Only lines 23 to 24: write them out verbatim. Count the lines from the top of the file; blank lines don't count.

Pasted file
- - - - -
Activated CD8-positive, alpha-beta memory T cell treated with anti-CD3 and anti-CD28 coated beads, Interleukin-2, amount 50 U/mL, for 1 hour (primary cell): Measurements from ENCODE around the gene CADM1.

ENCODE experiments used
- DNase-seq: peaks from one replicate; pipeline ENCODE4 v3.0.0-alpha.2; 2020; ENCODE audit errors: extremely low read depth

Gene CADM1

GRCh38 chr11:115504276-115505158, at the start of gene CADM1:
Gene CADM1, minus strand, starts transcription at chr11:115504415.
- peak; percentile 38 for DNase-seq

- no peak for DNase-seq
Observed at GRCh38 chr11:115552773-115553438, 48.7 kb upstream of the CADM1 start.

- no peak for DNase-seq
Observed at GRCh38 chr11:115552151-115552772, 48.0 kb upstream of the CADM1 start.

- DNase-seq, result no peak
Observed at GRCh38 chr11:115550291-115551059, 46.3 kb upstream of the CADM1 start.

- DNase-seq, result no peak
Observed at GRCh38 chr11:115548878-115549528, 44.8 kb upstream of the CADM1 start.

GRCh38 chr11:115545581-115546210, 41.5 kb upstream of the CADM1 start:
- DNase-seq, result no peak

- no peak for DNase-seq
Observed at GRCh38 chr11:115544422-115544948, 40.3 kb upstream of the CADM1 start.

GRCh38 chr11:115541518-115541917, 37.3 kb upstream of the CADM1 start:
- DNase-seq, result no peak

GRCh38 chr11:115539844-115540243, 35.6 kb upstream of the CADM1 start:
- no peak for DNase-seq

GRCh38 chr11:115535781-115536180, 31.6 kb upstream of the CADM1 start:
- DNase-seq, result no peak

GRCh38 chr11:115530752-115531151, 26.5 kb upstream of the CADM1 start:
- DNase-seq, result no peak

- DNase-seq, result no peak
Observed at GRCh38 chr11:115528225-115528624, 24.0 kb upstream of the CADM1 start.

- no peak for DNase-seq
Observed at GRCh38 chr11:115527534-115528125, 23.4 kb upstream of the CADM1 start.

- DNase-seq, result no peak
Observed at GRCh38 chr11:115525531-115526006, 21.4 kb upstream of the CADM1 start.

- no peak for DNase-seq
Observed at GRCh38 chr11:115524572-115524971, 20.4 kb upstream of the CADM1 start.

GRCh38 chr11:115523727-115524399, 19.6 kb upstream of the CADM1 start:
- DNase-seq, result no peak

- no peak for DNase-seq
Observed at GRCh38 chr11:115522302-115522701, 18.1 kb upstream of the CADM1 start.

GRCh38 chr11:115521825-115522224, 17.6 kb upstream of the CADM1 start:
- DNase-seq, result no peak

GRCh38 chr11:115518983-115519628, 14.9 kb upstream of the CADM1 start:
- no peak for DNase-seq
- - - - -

- no peak for DNase-seq

GRCh38 chr11:115535781-115536180, 31.6 kb upstream of the CADM1 start: